Randomized Controlled Trial of a Gluten Free Diet In Patients With Schizophrenia Who Are Gliadin-Positive
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|ClinicalTrials.gov Identifier: NCT01927276|
Recruitment Status : Completed
First Posted : August 22, 2013
Last Update Posted : September 27, 2019
Out of 300 million persons in the United States, about one-half of one percent, or 1.5 million, have a diagnosis of schizophrenia. Schizophrenia begins in young adulthood, and often is chronic and disabling for the remainder of the life course], which is shorter than for the general population by as much as 25 years. The costs of schizophrenia in the United States are estimated to be between $30 and $60 billion dollars annually. Treatment for schizophrenia is only marginally successful: in the Clinical Antipsychotic Trials of Intervention Effectiveness (CATIE), for example, the medication prescribed at the beginning of the trial was stopped or changed in nearly 75% by the completion of the trial 18 months later. The medications have limited effect on negative symptoms or cognitive impairments of schizophrenia, and many have severe and permanent side effects. The basic hypothesis underlying treatment for schizophrenia has not changed for more than half a century. New treatments are needed.
Much accumulating evidence suggests that sensitivity to gluten may be related to symptoms or etiology in schizophrenia and that gluten free diets may lead to significant symptom resolution, but only in patients who are known to have antibodies to gluten.
Gluten sensitivity may be more common than thought and stems from a different etiology and symptom presentation than Celiac Disease. The investigators analysis of the CATIE sample show that about 23% of persons with schizophrenia (compared to 3% of healthy controls) have Gluten Sensitivity (about 300,000 persons in the United States) through the identification of gliadin positive antibodies in their blood. The investigators hypothesize that people with this biomarker could have robust symptom improvements with the removal of the antigen from the diet (gluten). If only half of people with schizophrenia and these antibodies were to substantially benefit from removal of gluten from the diet, as in the case studies and with certain subjects in the clinical trials, this would provide a new transformative treatment option for an identifiable subpopulation of people with schizophrenia and would be of enormous benefit to patients, families and society. Another benefit to the public's health from this study will be enhanced knowledge of the etiology of schizophrenia, including possible linkages between neuropsychiatric disease and immune system activation, and identification of novel, immune-linked treatment targets.
The results of this research could lead to screening for Anti-Gliadin Antibodies early in life or at the first episode of schizophrenia, as recommended by some already. Screening involves financial and emotional costs, and better evidence is needed before this recommendation can be justified. Moreover, a new treatment paradigm of removing gluten from the diet by means of gluten blocking medications (already in early study) could advance treatment significantly.
This study will test the efficacy, in a pilot fashion, of 20 participants in a double blind five week randomized placebo controlled gluten free diet vs identical diet with gluten in gliadin-positive individuals with schizophrenia. Approximately equal numbers will receive the addition of gluten, or non-gluten starch, in identical form (given as flour in food). The investigators plan to develop mechanisms and procedures to locate, screen, and recruit subjects into the inpatient intervention study, retain them during the inpatient phase. Once admitted baseline assessments may take approximately a few days but will be mostly completed in the first week prior to the 5 week randomization, thus patients may stay longer than 5 weeks. At the end of the double blind trial the investigators will prepare for discharge and then test the feasibility of successfully maintaining gluten free diets after the intervention phase is complete, for at least two months.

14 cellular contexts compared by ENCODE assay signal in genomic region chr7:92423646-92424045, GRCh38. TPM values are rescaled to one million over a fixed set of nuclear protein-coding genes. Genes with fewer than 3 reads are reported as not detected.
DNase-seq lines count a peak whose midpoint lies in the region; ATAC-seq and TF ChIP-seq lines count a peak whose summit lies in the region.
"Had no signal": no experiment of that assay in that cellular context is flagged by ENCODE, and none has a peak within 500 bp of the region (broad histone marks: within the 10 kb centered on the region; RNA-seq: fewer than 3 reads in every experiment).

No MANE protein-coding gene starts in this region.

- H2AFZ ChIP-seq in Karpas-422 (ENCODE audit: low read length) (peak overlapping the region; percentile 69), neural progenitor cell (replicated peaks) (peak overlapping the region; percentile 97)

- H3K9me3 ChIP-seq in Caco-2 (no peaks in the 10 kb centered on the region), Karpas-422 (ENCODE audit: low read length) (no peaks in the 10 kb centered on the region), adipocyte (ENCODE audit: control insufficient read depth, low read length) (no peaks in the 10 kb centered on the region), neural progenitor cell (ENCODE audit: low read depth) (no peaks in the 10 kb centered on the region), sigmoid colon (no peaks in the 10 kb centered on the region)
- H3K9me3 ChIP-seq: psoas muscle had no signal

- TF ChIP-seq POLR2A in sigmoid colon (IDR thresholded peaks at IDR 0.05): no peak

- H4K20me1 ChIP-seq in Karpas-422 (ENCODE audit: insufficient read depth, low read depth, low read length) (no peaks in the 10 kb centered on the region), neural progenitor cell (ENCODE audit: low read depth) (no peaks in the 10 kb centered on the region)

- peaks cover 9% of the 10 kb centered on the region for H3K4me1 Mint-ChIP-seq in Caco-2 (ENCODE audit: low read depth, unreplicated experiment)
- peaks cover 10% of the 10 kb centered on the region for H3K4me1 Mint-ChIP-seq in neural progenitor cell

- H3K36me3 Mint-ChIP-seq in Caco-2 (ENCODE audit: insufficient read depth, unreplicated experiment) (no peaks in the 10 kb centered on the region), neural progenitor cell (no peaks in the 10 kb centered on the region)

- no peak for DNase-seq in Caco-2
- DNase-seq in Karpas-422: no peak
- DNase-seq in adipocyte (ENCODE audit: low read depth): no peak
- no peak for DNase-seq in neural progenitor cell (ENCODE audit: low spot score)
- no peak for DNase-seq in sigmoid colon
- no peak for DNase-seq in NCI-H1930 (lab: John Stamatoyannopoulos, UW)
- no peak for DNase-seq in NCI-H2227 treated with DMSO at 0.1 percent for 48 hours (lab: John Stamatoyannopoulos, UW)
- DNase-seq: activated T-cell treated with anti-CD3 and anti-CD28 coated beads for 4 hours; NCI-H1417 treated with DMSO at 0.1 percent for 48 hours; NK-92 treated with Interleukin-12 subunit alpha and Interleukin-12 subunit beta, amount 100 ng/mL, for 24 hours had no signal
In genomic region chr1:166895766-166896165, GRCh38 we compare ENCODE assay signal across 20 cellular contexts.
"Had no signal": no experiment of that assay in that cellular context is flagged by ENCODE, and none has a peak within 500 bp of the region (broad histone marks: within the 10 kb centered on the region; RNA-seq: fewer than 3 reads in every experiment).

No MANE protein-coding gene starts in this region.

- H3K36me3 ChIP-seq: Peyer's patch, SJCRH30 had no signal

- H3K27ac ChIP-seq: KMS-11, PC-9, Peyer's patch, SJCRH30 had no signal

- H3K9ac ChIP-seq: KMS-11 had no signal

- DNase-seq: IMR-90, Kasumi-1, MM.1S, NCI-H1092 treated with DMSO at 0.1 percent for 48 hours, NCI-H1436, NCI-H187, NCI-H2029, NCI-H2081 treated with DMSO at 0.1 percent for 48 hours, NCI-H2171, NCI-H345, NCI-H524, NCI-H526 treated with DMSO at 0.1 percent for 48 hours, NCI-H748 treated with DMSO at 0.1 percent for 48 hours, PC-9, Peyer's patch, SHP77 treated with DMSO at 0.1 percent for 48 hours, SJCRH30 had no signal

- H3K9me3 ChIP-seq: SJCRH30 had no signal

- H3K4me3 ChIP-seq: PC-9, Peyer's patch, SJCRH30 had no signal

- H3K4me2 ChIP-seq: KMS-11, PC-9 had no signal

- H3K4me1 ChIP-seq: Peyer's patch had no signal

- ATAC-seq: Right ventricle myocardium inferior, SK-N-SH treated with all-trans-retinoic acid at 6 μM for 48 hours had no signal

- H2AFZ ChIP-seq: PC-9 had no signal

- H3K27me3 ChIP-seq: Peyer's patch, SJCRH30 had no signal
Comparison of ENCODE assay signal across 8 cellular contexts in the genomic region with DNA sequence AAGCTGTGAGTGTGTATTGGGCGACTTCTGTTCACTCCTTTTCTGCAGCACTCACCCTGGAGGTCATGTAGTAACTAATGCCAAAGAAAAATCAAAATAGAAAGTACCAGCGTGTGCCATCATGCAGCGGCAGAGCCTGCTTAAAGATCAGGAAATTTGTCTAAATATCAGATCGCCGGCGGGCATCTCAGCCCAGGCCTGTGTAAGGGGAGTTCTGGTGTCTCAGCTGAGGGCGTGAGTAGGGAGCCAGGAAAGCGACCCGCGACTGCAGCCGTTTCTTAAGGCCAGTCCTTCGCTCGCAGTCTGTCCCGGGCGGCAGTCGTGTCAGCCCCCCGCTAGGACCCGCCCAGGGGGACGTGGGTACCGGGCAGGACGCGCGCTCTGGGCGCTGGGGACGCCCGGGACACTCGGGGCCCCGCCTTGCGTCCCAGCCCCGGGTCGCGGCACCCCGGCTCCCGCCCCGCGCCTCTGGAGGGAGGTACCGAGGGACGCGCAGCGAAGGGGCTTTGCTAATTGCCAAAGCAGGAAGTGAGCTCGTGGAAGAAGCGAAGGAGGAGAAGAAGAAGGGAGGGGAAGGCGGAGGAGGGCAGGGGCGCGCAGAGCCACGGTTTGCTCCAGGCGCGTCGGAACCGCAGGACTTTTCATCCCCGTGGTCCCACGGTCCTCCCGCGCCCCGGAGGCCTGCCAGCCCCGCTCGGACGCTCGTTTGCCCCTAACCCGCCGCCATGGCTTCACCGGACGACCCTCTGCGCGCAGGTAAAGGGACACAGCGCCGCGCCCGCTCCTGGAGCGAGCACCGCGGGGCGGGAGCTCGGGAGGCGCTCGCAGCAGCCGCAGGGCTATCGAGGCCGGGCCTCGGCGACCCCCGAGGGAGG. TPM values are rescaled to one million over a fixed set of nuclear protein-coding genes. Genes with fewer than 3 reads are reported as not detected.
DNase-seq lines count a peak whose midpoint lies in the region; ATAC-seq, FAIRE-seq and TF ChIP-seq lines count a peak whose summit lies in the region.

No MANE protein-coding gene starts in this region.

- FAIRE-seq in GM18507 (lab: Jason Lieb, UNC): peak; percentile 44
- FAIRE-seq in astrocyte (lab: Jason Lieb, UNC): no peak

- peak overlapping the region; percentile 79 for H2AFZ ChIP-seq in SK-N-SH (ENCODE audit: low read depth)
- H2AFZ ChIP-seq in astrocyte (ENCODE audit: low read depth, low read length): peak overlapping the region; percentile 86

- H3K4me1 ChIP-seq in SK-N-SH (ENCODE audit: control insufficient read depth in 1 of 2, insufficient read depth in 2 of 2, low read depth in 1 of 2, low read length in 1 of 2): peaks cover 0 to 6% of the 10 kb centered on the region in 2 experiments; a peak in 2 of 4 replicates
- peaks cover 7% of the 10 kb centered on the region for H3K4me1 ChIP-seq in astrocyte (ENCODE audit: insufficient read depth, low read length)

|Condition or disease||Intervention/treatment||Phase|
|Schizophrenia||Other: Gluten Free Flour Other: Wheat Flour||Not Applicable|
|Study Type :||Interventional (Clinical Trial)|
|Actual Enrollment :||26 participants|
|Intervention Model:||Parallel Assignment|
|Masking:||Quadruple (Participant, Care Provider, Investigator, Outcomes Assessor)|
|Official Title:||Randomized Controlled Trial of a Gluten Free Diet In Patients With Schizophrenia Who Are Gliadin-Positive|
|Study Start Date :||September 1, 2013|
|Actual Primary Completion Date :||May 1, 2017|
|Actual Study Completion Date :||May 1, 2017|
Placebo Comparator: Gluten Free Flour (Control)
Gluten Free Flour 10 grams daily
Other: Gluten Free Flour
Active Comparator: Wheat Flour
Wheat Flour 10 grams daily
Other: Wheat Flour
- To test the efficacy of a gluten free diet in people with schizophrenia who are gliadin positive. [ Time Frame: 5 weeks ]We will examine positive and negative symptoms changes during a five week inpatient clinical trial. The funding of this study is to develop the feasibility and pilot data to complete a large scale future trial.
- To test the feasibility of gluten-free diet maintenance [ Time Frame: 5 weeks ]We will pilot the development of educational planning and procedures to test adherence to the gluten-free diet for at least two months after the inpatient phase is complete.
To learn more about this study, you or your doctor may contact the study research staff using the contact information provided by the sponsor.
Please refer to this study by its ClinicalTrials.gov identifier (NCT number): NCT01927276
|United States, Maryland|
|Maryland Psychiatric Research Center|
|Catonsville, Maryland, United States, 21228|